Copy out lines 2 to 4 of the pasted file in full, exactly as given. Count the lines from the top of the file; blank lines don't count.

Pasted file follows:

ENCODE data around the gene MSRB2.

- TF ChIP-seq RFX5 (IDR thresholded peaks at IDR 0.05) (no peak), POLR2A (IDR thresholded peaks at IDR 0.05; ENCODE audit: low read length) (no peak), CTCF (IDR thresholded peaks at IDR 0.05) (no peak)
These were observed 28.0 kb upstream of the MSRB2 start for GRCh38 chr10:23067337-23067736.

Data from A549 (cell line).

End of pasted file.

- TF ChIP-seq RFX5 (IDR thresholded peaks at IDR 0.05) (no peak), POLR2A (IDR thresholded peaks at IDR 0.05; ENCODE audit: low read length) (no peak), CTCF (IDR thresholded peaks at IDR 0.05) (no peak)
These were observed 28.0 kb upstream of the MSRB2 start for GRCh38 chr10:23067337-23067736.

Data from A549 (cell line).